Software router state of the art
jgreco at ns.sol.net
Mon Jul 28 16:07:46 UTC 2008
> This is not exactly true. The modern Linux kernel (2.6) uses some amount
> of flow tracking in order to do route caching. You can check this out on
> your system by:
> "ip route show cache"
# ip route show cache
ip: Command not found.
So I guess that's all well and good for me.
> It keeps track of Src/Dst/QoS/Ethernet adapters/etc.. Additionally most
> systems have the iptables modules loaded in kernel and the conntrack
> module in kernel. This immediately activates connection tracking,
> therefore considerably slowing down software routing. The most optimal
> way of speeding this up would be sticking the route cache into somewhat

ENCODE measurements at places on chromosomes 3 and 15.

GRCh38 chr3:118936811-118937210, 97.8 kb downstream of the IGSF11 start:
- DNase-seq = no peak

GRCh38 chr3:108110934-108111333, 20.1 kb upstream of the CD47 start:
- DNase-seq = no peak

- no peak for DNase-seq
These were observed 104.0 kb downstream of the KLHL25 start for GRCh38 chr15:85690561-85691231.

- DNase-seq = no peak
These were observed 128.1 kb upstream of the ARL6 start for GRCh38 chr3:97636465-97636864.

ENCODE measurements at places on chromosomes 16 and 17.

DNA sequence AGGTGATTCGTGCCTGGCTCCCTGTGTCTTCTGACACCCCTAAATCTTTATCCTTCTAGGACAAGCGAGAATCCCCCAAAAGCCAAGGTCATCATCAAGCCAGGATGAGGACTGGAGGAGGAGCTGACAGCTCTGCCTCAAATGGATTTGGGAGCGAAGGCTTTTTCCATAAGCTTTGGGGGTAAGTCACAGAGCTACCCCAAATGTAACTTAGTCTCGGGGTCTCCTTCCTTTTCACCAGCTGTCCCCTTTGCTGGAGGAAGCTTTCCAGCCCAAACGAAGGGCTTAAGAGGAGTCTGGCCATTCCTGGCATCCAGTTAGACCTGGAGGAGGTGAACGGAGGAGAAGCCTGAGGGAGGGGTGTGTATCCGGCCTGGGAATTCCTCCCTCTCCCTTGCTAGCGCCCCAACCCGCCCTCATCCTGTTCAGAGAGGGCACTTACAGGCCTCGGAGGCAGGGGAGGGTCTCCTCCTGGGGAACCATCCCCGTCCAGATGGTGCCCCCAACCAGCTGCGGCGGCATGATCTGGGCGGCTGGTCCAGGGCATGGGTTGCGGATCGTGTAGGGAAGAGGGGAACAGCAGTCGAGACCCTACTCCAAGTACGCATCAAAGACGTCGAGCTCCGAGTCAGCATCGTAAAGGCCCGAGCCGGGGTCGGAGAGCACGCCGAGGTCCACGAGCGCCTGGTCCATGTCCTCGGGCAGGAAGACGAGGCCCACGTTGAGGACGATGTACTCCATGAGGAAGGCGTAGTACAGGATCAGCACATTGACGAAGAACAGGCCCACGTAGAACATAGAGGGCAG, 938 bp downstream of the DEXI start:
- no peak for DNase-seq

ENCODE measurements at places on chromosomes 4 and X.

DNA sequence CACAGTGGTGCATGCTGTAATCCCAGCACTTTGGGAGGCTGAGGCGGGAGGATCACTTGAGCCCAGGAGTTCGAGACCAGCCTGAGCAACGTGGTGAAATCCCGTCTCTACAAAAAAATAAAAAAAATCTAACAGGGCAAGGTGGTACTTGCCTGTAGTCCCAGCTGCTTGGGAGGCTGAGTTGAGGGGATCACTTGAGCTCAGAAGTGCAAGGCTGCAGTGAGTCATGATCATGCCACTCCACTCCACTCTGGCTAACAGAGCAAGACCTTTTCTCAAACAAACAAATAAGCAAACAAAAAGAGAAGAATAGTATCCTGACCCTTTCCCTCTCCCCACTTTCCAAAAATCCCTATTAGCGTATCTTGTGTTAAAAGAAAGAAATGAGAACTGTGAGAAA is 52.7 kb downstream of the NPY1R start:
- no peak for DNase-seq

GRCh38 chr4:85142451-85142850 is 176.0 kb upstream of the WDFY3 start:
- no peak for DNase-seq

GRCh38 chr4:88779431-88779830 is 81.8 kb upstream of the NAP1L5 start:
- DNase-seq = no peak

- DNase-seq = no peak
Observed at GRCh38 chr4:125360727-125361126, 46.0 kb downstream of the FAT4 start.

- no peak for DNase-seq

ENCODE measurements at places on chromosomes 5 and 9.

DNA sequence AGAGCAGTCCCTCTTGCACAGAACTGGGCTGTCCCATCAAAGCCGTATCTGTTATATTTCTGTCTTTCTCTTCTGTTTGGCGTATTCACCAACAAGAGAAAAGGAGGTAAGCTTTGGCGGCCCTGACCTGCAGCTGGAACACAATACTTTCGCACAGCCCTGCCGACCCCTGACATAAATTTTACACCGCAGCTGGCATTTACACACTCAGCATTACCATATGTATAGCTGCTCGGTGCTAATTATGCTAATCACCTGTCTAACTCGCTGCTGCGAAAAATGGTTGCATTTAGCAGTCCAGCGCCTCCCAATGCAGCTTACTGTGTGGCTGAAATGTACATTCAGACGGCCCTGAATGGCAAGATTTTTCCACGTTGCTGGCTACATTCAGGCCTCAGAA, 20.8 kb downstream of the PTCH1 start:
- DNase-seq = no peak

> faster memory. Though it would be fairly nice to get rid of the route
> cache as that can cause problem with eccentric setups. Also, as cache
> entries take a moment to be deleted, or degrade leading to convergence
> times being higher.
Note .. to .. self .. Linux .. makes .. crappy .. router. Got it.
Guess we'll continue to use FreeBSD, and the lesson to come away with
is that it probably pays to avoid technologies that are suboptimal
for the task at hand. Not everything is created equal. It also pays
to tune things. If "conntrack" hurts, then remove it.
With the emergence of computers with many cores, it will be very
interesting to see how this develops.
Joe Greco - sol.net Network Services - Milwaukee, WI - http://www.sol.net
"We call it the 'one bite at the apple' rule. Give me one chance [and] then I
won't contact you again." - Direct Marketing Ass'n position on e-mail spam(CNN)
With 24 million small businesses in the US alone, that's way too many apples.
More information about the NANOG